Like many modern flagships, the SSI has a trio of cameras on its rear. The 64-megapixel main sensor with f/1.8 aperture is accompanied by a 12-megapixel ultrawide option and an 8-megapixel telephoto. That’s a pretty typical setup, though the main camera here is sharper than those you’ll find on iPhones and Pixels.
Qualcomm said an over-the-air update is coming later this month that will enable, among other things, a full resolution mode for better “snapshot performance.”
Other enhancements that the update is supposed to bring include “better texture/noise performance,” “improved night shot quality,” “Video Super Resolution,” “upgraded camera tuning” and “best autofocus experience.” The company said it will also “fully optimize” HDR via the ultra-wide and telephoto cameras and multi-frame noise reduction. That’s far too many things coming that could sway how I feel about the camera, and I wish they were available to test before the phone hits shelves later this month. For now, I’m supposed to take Qualcomm’s word for it and that’s not how reviews work.
Without the updated software, the SSI delivered lackluster photos that paled in comparison to the Note 20 Ultra and Pixel 5’s. The Qualcomm phone’s images had a blue (sometimes green) cast and weren’t significantly sharper or clearer than the Pixel’s, which costs hundreds less. Google’s portrait mode is also superior, and it never failed to keep the lantern fly I was taking pictures of in focus. Meanwhile, the insect came out blurry in 90 percent of the shots on the SSI.
One thing I was able to test is a unique Auto Tracking mode. Qualcomm re-architected its AI engine to run machine-learning-based tasks better, and one of these features is an Auto Zoom tool in the camera. When you use the Auto Tracking mode, you can tap on the viewfinder to designate a subject, and the camera will automatically adjust framing to make sure your pet or loved one is always in the scene.
And by the way, this isn’t an autofocus tool that makes sure your kids or fur babies always look clear. Qualcomm’s method will actually zoom in and out to give your selected subject the spotlight. When this worked, like when I shot a clip of our video producer, Brian Oh’s adorable dog Zen as she ambled around the room, it was lovely. The camera zoomed in till Zen’s face took up half the screen and we were staring into her soulful eyes, and zoomed out when she moved out of frame so we always saw her.
But in my testing, the system was not always good at identifying people’s faces and separating them from the background. That would be fine if it simply didn’t do anything in those cases, but the resulting footage was nauseatingly jerky and looked like the camera was searching for the subject. This is a nice tool in theory, but even if it worked perfectly I’m not convinced I’d use it much.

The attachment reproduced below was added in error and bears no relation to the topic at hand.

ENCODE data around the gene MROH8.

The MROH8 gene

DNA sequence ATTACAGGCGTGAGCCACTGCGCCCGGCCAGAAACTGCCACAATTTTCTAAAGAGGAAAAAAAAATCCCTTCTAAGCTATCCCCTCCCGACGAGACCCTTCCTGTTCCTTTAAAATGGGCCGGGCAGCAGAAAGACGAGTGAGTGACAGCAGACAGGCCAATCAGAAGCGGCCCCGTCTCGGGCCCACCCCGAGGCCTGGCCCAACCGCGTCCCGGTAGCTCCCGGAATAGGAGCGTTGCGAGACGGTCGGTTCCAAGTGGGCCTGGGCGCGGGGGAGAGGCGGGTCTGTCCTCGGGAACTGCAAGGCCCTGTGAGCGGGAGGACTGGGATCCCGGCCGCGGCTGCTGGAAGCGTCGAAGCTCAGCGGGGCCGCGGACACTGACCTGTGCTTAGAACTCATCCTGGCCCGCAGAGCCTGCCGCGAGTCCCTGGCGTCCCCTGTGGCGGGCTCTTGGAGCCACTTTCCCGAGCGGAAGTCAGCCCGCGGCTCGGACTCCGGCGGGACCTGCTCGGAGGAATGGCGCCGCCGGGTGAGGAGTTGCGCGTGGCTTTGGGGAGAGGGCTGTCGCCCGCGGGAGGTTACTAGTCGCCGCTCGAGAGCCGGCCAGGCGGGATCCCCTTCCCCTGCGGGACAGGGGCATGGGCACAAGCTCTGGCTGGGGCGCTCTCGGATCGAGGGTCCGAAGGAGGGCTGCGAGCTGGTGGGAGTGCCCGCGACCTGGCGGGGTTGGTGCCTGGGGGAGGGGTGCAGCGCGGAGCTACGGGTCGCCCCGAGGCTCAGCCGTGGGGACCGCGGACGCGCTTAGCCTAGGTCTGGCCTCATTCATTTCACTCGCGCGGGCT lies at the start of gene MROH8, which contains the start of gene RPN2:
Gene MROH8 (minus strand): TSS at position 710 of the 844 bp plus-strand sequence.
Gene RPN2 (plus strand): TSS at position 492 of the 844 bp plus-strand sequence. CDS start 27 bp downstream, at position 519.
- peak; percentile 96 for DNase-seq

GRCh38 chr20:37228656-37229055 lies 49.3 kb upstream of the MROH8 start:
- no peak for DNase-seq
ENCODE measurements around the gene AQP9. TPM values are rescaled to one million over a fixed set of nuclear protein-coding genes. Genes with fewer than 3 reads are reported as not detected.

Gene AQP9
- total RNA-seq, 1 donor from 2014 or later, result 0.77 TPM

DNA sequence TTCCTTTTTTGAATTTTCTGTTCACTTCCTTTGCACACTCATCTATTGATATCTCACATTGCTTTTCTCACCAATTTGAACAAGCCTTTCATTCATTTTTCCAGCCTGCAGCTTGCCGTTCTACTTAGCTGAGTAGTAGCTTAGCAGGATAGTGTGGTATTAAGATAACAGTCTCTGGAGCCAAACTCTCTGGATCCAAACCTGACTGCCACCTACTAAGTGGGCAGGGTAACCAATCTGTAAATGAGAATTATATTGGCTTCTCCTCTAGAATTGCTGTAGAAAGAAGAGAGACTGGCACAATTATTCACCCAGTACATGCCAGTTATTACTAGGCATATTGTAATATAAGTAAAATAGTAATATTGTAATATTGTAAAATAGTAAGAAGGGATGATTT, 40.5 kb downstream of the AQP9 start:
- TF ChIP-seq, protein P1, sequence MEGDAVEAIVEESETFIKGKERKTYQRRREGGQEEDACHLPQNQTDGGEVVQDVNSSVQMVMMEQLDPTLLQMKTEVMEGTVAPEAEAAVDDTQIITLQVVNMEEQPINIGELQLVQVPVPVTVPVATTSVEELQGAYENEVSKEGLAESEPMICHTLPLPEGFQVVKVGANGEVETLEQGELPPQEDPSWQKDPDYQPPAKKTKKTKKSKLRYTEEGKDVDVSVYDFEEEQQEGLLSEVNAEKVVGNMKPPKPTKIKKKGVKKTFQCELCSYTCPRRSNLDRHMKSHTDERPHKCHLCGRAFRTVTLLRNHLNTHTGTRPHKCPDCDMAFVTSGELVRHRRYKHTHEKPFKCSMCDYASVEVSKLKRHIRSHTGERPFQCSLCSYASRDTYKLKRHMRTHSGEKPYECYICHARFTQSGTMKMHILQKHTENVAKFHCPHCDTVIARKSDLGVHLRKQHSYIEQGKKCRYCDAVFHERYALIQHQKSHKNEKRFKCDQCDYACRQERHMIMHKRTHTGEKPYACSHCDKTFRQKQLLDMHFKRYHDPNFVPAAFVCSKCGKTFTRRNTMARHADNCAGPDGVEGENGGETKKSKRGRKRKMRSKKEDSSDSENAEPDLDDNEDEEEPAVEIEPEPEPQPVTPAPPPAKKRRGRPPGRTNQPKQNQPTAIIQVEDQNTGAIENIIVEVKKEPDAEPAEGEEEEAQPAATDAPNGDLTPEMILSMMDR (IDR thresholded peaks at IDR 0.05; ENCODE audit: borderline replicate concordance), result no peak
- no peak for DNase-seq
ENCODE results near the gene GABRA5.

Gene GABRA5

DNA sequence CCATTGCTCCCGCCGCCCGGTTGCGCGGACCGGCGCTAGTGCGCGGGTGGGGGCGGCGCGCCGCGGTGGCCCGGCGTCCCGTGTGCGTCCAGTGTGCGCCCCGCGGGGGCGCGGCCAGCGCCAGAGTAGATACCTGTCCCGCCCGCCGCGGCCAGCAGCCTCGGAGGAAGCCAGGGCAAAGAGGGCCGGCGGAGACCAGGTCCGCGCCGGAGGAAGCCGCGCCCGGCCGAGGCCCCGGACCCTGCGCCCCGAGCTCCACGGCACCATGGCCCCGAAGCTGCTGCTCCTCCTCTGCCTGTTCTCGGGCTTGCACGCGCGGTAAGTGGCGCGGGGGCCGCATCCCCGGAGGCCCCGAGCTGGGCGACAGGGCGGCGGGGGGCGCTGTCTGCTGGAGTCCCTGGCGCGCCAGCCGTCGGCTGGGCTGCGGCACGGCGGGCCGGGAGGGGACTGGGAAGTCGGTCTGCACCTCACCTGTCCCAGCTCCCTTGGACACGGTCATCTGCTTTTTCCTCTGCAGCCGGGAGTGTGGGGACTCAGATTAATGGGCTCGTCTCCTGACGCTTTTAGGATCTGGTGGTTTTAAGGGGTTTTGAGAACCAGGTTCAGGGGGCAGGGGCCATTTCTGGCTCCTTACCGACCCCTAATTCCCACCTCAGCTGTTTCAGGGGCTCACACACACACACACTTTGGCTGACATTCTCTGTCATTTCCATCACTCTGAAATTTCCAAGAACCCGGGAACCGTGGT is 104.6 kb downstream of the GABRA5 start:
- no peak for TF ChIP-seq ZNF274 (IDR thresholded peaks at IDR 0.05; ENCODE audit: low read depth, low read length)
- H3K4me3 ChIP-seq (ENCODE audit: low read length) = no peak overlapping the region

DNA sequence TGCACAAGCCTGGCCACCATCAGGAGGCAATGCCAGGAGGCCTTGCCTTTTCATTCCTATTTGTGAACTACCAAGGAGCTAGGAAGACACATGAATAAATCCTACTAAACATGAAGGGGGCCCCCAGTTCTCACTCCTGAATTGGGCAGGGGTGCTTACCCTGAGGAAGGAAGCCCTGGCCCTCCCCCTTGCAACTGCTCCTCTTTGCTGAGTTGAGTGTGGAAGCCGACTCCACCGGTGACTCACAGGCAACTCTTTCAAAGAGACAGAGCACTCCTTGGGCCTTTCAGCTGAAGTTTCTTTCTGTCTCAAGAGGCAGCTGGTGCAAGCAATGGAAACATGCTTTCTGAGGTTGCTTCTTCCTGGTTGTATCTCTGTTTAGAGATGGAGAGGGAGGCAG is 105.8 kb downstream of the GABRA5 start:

Another thing I’m not sure I like is the 24-megapixel front camera. Sharper sensors are nice in general, but the better clarity here didn’t make a big difference over selfies shot on other phones. Again, I don’t know if the coming OTA update will be effective so I can only evaluate the selfie camera as I’ve experienced it.
Performance and battery life
With a Snapdragon 888 CPU, 16GB of RAM and 512GB of storage, the SSI has plenty of muscle and ran smoothly for most of my time with it. I encountered occasional hiccups when shooting portrait mode pictures in rapid succession and when trying to shift focus in auto-tracking mode, but those are pretty specific to the camera. When I played League of Legends Wild Rift with screen recording on, the phone never lagged.
It’s worth noting that the SSI often ran hot, though. After a couple of minutes of concurrent gaming and screen-recording, or a few attempts at capturing video in auto-tracking mode, or even just a round of Settlers of Catan, the area below the fingerprint sensor got noticeably warm.
The 4,000mAh battery here typically got me through a day and a half, and sometimes more, which is impressive given its screen size and refresh rate. That’s also in line with most devices in this class, like the Note 20 Ultra and the iPhone 12 Pro Max, and better than the S21 Ultra.
I didn’t go out a lot so I wasn’t using 5G much — if you’re a heavy data user or you set the logo on the back to stay lit all day, the runtime will likely drop. Speaking of, the SSI supports both mmWave and sub-6 5G, though your experience of the speed improvements this brings will depend largely on your carrier and service area.
When you do run out of juice, it won’t take too long to get recharged. Qualcomm includes a Quick Charge 5 adaptor in the box that it says will get you up to 70 percent in 30 minutes or a full charge in 52 minutes. I did get the phone fully charged in under an hour, which is impressive given the generous battery size.
On paper, the Smartphone for Snapdragon Insiders seems like a spec chaser’s dream. But headline features like Snapdragon Sound aren’t ready yet, 5G performance is reliant on your carrier and coverage, while the camera is still pending a major update that may improve performance. Not only does this phone seem like it’s not ready for review, it also feels far too niche. Even demanding users who might like a smartphone like this will get more out of a Galaxy Ultra or the OnePlus 9 Pro. Unless you’re a rabid Qualcomm fan or need a beefy, long-lasting honker of a phone with a 144Hz screen, few people should get the Smartphone for Snapdragon Insiders.